2. The Yankees aren't trying to fail. A-Rod, Swish, Robinson Cano, Curtis Granderson, yeah, these guys are highly paid professionals and should win -- but they are trying. You think their failures don't bother them? To borrow an analogy from another sport, they're not throwing in the towel. They keep fighting. They don't seem to know where to punch at the moment, but they're getting off the deck and continuing to fight.

3. There are no bad teams in the Playoffs. The Baltimore Orioles nearly won the AL East. The Tigers did win the AL Central, and beat the AL West Champion Oakland Athletics in a tough 5-game series.

These are good teams, and they deserve some credit for the way they've driven the Yankees nuts. The Tigers did eliminate the Yankees from the Playoffs last year, and some of the players they've got are holdovers from the 2006 Tigers who did the same.

If the Yankees do somehow come from behind and win this Pennant, they'll have to face either the defending World Champion St. Louis Cardinals, 5th seed though they were, or the NL West Champion and previous World Champion San Francisco Giants. Should we be shocked if either of them wins the World Series, completely shutting down the Yankees or Tigers? Certainly not.

4. As bad as things look for the Yankees right now, remember what Yogi Berra said: "It ain't over 'til it's over."

No Jeter. A-Rod not hitting. Robbie not hitting. Grandy not hitting. Swish not hitting. Good pitching performances by Andy Pettitte and Hiroki Kuroda getting wasted. (Not that kind of "getting wasted.") No Mariano Rivera to rely on, if we somehow get a lead and hold it into the 9th inning. Lost the 1st 2 games of this ALCS at home. And now we have to go to Detroit. And face Justin Verlander in Game 3.

But you know what? The Yankees have faced situations like this before, and won: 1996 World Series, 1998 ALCS, 2000 and 2001 ALDS. Even in the 2009 World Series, we lost Game 1 at home before taking 4 of the next 5.

Paul Sullivan, author of the blog Sully Baseball and a huge Red Sox fan, is really enjoying the Yankees' failure -- as if he wouldn't give a tooth to see the Sox failing in the Playoffs, because that would mean they made the Playoffs. Like Jim Mora Sr. would say, don't talk to him about playoffs, his team has to worry about just winning a game!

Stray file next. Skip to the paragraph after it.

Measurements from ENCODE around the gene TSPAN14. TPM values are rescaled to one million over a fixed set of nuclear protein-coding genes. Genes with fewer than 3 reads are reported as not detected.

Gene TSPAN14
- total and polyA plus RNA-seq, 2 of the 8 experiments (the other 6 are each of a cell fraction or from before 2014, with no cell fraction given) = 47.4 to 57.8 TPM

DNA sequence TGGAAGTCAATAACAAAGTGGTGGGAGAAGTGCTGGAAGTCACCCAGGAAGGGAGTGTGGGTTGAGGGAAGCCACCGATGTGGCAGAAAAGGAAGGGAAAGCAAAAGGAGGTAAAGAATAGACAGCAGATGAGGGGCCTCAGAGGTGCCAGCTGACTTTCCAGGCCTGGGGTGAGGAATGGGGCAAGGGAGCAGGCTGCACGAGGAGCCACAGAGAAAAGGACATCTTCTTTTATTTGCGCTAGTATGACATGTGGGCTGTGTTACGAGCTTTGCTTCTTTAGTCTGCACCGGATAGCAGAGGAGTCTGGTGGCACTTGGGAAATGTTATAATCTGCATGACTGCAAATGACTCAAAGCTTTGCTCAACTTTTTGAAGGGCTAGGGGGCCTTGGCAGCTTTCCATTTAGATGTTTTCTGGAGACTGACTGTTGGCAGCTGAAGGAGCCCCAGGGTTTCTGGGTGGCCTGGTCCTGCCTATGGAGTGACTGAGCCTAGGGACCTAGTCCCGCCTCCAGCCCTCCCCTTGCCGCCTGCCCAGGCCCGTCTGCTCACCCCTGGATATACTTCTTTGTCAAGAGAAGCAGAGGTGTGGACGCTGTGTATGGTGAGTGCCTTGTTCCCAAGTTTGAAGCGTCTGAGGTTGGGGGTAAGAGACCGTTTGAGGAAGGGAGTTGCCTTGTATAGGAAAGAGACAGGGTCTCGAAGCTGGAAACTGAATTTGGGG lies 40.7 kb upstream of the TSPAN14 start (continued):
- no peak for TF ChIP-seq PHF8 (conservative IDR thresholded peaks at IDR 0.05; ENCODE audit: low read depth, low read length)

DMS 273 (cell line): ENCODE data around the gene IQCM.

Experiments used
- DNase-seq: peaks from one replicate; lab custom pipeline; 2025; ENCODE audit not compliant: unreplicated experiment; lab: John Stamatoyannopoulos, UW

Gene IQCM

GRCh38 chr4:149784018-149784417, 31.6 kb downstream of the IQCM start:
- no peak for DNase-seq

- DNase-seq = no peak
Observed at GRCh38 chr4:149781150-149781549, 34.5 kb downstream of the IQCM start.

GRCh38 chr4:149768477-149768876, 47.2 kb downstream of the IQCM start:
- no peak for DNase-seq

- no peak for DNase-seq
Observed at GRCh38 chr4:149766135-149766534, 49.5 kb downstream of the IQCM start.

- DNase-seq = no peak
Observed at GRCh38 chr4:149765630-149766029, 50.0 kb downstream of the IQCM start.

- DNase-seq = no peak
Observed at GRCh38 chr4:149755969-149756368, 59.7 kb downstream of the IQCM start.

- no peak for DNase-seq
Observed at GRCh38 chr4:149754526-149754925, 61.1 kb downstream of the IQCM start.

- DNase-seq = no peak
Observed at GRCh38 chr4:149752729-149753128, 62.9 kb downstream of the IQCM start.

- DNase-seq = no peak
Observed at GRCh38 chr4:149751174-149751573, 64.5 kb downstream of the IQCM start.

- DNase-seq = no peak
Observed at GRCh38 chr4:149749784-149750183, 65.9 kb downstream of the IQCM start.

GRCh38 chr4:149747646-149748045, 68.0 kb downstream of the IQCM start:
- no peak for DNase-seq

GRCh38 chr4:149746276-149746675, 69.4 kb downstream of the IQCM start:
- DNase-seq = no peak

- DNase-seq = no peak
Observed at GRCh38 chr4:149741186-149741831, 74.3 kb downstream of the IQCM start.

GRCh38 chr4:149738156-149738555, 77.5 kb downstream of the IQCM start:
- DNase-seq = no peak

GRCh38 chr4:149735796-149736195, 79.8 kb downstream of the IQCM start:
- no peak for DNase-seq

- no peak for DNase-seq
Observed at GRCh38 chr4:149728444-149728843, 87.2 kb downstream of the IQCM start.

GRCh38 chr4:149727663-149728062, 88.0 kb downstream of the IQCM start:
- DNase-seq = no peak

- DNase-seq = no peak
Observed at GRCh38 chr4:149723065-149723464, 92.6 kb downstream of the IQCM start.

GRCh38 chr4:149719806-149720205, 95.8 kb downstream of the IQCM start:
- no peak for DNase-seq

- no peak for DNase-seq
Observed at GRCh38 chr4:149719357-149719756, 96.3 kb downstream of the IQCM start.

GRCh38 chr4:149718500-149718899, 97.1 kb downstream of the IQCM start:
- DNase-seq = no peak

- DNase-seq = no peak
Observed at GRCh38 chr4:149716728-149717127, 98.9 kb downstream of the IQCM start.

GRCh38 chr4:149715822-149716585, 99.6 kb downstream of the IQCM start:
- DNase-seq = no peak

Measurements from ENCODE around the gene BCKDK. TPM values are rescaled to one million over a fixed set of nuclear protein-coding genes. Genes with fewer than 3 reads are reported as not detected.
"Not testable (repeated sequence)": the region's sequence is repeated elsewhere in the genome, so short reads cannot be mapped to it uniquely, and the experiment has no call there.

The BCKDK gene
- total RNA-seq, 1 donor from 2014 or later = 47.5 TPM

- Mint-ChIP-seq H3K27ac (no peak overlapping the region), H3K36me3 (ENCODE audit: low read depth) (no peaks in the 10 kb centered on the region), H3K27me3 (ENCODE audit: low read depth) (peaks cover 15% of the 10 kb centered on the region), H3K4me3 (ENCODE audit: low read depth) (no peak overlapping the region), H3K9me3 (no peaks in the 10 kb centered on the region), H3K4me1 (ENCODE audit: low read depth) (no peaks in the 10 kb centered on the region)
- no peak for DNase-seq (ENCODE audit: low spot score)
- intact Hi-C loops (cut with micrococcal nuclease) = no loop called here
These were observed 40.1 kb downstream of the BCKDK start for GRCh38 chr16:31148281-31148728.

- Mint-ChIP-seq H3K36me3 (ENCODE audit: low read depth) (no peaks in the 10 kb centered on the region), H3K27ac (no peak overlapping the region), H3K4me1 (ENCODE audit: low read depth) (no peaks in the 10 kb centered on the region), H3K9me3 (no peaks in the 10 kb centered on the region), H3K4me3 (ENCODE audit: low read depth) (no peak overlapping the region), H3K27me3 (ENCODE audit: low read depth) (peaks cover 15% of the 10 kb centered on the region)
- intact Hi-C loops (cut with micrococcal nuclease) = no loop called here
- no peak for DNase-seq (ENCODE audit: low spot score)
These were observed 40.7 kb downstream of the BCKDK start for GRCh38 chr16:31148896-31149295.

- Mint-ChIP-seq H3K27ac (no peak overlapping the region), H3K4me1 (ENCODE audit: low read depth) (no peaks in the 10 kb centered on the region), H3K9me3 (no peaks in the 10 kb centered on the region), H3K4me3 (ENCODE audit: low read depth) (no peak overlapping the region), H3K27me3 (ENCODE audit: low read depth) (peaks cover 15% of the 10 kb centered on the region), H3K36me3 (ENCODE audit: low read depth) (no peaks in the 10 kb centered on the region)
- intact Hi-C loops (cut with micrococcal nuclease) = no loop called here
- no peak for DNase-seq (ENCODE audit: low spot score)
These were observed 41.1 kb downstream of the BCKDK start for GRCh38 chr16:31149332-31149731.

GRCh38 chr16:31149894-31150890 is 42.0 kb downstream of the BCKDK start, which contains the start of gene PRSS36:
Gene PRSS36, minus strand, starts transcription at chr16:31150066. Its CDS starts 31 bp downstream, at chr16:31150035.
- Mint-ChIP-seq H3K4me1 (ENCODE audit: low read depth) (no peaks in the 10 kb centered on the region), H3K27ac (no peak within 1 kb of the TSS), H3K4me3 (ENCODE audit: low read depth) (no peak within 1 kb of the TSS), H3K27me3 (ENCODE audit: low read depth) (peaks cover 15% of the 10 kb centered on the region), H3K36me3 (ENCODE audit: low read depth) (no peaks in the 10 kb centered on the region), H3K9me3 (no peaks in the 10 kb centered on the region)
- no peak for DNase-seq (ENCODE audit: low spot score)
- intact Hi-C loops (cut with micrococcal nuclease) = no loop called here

But Sully rightly points out that a comeback is incredibly unlikely, and cites the fact that the 2012 Yankees are not the 2004 Red Sox.

He's got a point. The Yankees can't count on their steroid cycles kicking in. The Yankees can't purposely throw at opponents and expect to get away with it every single time. And if this series does somehow get to a Game 6 at Yankee Stadium, Derek Jeter is not coming to bat with blood coming out of his ankle and through his sock.

To boo these Yankees in understandable. All that money, and, undeniably, they have spectacularly failed.

But maybe we need to accept the truth: These are not the 1927, 1936, 1941, 1949, 1961, 1977, 1996 or 2009 Yankees -- but remember, those teams all had something to prove, and until they did win the World Series, they hadn't proven it.

Every great Yankee has gotten booed. Babe Ruth. Lou Gehrig. Bill Dickey. Joe DiMaggio. Yogi Berra. Whitey Ford. Mickey Mantle. Roger Maris. Thurman Munson. Reggie Jackson. Dave Winfield. Yes, even Jeter. Even Mariano, mainly early in his career, but it happened. Especially A-Rod.

It seems that the only great Yankee who didn't get booed was Don Mattingly -- even though he pulled off the unique feat of playing 14 seasons in a Yankee uniform and never winning a postseason series.